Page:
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Posted: Jun 14, 2011
Separating metallic and semiconducting single-walled carbon nanotubes by 'scotch tape'
(Nanowerk Spotlight) Current production methods for carbon nanotubes (CNTs) result in units with different diameter, length, chirality and electronic properties, all packed together in bundles, and often blended with some amount of amorphous carbon. Often, these mixtures are of little practical use since many advanced applications, especially for nanoelectronics, are sensitively dependent on the structures. Consequently, the separation of metallic (m) and semiconducting (s) CNTs is essential for future applications and studies.
Separation of nanotubes according to desired properties is still proving to be a challenging task, especially single-walled carbon nanotube (SWCNT) sorting. The composition of SWCNTs of different types is very similar, but the chemical properties are not. Conventional separation techniques are efficient in separation of carbon nanotubes, but there are many drawbacks.
Researchers in Asia have now developed a simple way to realize the separation of single-walled carbon nanotubes via the interaction difference between chemicals and carbon nanotubes.
"Considering the problems associated with separation techniques such as selective destruction and solution-based methods, our goal was to develop a simple way, which is analogous to mechanical exfoliation of graphene using scotch tape to realize SWCNT separation," Jin Zhang, a professor of chemistry and molecular engineering at Peking University, explains to Nanowerk. "Specifically, we aimed to create 'scotch tapes' terminated with various functional groups that could be used to selectively remove either s- or m-SWCNTs and to leave their counterparts on the substrate."
As Zhang points out, unlike other separation techniques, this approach is based on the selective adsorption of chemicals to SWCNTs of different electrical properties, which can be applied to long SWCNTs systems without introducing damage while the SWCNTs formation is perfectly maintained.
Schematics of A- and P-scotch tape. (Reprinted with permission from Wiley-VCH Verlag)
For their experiments, the researchers used PDMS thin-films as supporting material while aminopropyltriethoxysilane (APTES – the 'A-scotch tape') and triethoxyphenylsilane (PTEOS – the 'P-scotch tape') were used as bonding material to introduce amine and phenyl functional groups, respectively. After treated under air plasma, The Si-O-Si bonds on PDMS surface were oxidized to Si-OH groups, which could further react with APTES/PTEOS to form a strong interaction between the supporting PDMS layer and functionalized bonding layer (see figure above).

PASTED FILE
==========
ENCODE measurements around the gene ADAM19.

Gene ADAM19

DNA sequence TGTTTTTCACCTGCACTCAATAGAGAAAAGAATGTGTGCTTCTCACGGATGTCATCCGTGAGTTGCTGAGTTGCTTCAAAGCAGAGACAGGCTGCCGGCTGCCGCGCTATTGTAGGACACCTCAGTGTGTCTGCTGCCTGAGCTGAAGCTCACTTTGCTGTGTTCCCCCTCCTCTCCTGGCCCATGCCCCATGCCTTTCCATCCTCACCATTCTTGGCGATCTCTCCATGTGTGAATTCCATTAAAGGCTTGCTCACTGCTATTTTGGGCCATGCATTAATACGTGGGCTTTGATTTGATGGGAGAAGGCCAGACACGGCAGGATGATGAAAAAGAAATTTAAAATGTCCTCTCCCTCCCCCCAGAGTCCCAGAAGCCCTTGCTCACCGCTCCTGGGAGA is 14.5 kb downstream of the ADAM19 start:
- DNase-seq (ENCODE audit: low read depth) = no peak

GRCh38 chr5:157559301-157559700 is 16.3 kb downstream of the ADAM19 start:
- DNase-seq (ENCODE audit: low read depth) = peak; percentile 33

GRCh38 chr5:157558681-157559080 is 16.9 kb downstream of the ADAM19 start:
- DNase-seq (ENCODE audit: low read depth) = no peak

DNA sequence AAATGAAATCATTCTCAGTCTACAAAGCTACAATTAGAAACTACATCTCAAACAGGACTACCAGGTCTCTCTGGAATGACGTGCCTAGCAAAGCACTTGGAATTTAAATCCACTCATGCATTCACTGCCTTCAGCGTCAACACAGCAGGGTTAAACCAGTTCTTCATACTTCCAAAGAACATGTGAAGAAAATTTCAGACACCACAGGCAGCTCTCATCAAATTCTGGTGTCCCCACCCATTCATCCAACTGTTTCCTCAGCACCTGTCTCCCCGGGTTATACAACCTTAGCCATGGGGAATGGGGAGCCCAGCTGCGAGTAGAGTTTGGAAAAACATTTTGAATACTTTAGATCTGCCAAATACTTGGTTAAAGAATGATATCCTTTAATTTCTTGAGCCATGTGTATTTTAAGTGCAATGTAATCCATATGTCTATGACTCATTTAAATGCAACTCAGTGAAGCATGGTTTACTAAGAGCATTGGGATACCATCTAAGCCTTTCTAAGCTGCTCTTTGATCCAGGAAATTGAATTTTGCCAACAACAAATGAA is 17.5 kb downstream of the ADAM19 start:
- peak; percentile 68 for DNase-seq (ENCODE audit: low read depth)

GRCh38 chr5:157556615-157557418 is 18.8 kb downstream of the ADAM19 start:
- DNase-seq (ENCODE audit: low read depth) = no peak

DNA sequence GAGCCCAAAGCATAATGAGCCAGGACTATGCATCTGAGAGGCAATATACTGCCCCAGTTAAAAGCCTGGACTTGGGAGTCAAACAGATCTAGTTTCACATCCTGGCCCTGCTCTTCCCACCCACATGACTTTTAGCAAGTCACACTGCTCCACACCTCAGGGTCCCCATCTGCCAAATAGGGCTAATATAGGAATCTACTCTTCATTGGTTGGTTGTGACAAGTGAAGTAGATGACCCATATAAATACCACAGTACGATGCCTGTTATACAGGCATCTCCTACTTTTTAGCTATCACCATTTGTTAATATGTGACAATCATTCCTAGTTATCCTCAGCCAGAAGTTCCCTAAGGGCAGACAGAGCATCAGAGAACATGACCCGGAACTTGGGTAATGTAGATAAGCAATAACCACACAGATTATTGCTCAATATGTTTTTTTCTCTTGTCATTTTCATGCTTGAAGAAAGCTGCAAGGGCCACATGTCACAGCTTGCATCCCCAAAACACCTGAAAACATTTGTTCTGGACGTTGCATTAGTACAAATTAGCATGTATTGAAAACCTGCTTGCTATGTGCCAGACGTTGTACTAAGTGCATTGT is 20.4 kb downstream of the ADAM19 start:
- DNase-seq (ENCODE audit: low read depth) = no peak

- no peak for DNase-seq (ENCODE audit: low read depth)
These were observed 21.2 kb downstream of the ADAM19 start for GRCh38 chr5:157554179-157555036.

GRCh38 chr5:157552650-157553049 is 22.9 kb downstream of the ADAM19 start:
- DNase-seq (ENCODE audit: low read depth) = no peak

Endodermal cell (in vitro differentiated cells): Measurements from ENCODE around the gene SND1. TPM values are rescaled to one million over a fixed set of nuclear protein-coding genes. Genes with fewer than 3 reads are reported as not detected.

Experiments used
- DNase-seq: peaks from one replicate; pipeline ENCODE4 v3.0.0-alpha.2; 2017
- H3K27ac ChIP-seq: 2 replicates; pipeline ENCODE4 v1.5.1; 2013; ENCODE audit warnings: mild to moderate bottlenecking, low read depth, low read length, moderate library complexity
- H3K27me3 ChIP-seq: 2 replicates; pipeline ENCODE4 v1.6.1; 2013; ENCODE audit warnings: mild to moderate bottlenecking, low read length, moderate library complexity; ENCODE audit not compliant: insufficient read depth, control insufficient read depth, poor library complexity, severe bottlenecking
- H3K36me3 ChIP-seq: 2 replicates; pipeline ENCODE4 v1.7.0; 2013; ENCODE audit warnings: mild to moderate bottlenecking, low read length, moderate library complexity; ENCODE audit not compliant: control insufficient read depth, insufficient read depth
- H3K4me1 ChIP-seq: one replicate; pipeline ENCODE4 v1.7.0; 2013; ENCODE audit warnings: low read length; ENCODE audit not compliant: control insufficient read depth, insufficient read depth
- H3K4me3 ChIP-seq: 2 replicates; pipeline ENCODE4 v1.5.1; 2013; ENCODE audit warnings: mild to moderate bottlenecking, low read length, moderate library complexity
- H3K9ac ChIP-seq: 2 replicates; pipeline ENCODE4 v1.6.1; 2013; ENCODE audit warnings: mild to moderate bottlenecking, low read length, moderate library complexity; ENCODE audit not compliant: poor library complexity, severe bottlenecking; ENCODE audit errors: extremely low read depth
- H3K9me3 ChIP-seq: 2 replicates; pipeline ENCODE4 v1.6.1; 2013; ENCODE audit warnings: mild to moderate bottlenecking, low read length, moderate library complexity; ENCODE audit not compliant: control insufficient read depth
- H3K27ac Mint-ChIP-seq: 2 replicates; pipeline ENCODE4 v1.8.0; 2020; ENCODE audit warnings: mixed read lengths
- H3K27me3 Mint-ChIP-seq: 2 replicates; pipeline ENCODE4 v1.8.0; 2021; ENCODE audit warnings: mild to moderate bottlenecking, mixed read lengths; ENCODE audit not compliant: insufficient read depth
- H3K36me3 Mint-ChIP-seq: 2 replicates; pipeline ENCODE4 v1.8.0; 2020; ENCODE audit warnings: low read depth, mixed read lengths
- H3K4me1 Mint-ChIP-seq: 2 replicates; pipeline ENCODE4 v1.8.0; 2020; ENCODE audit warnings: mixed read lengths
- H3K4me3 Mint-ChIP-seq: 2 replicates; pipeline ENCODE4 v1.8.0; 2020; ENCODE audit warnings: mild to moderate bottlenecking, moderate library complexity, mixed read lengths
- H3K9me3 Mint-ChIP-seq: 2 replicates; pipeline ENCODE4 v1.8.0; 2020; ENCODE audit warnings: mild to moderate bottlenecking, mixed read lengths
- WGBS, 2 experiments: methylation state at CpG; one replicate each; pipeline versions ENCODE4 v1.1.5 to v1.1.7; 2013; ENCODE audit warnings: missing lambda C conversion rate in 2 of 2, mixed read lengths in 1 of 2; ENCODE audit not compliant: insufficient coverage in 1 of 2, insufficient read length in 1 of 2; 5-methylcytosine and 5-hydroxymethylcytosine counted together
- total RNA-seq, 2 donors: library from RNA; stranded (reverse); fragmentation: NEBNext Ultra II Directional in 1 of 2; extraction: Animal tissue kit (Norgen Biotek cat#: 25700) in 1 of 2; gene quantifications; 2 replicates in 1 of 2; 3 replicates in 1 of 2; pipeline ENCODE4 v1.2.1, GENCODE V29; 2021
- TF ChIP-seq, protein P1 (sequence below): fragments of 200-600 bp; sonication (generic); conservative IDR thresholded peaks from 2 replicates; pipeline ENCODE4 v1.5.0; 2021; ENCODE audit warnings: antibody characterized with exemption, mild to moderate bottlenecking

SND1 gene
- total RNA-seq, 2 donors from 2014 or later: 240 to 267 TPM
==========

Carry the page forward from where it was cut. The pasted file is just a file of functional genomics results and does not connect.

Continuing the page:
"When we applied the PDMS-based scotch tapes to SWNT samples and then peeled off, the A-scotch tape selectively removed s-SWCNTs, while the P-scotch tape adhered to metallic ones, leaving their counterparts on the substrate," says Zhang.
Schematic of SWNT separation using P- and A-scotch tapes to selectively remove m- and s-SWCNTs respectively, and leave their counterparts on the sapphire substrates. (Reprinted with permission from Wiley-VCH Verlag)
Importantly, there is no need for the SWCNTs to be dissolved into solution before being separated by chemicals, therefore avoiding potential contamination through the solution.
"Unlike with the selective destruction methods, there was no damage introduced to the SWCNTs during the separation process" says Zhang. "Moreover, SWNT alignment can be perfectly maintained and there is no limitation to SWNT length, since the technique is not solution based. This method is also useful for SWNT separation over large areas, as the PDMS films are simple to synthesize."
Going forward, the research team will now try to optimize the fabrication technique of their 'scotch tape' with the goal of making it compatible for industrial use. They will also try to work with other materials to make it even cheaper.
According to Zhang, they are also interested in designing a special structure of their tape in order to be able to separate single-chirality SWCNTs